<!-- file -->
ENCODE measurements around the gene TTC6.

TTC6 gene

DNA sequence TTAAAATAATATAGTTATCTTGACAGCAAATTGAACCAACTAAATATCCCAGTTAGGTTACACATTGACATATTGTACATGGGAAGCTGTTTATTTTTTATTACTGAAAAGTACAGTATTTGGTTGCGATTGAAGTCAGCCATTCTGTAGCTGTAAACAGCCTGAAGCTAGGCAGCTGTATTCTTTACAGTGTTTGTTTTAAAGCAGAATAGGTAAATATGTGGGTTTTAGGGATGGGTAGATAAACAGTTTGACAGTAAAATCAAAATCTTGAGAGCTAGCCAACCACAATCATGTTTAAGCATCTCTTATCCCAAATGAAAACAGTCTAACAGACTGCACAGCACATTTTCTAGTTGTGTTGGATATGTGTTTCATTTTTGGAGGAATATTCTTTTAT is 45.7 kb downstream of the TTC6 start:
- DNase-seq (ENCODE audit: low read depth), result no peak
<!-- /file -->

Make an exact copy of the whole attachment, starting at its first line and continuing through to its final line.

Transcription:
ENCODE measurements around the gene TTC6.

TTC6 gene

DNA sequence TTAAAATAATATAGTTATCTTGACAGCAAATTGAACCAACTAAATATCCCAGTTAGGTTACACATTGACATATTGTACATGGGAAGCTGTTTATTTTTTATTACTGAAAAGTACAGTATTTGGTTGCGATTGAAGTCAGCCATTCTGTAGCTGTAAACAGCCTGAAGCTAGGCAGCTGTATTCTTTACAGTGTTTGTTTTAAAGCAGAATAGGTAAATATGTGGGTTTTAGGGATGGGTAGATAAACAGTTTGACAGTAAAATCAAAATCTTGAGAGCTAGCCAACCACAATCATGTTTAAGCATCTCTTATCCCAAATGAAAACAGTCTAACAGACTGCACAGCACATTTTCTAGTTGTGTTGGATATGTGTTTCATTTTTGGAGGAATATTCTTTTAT is 45.7 kb downstream of the TTC6 start:
- DNase-seq (ENCODE audit: low read depth), result no peak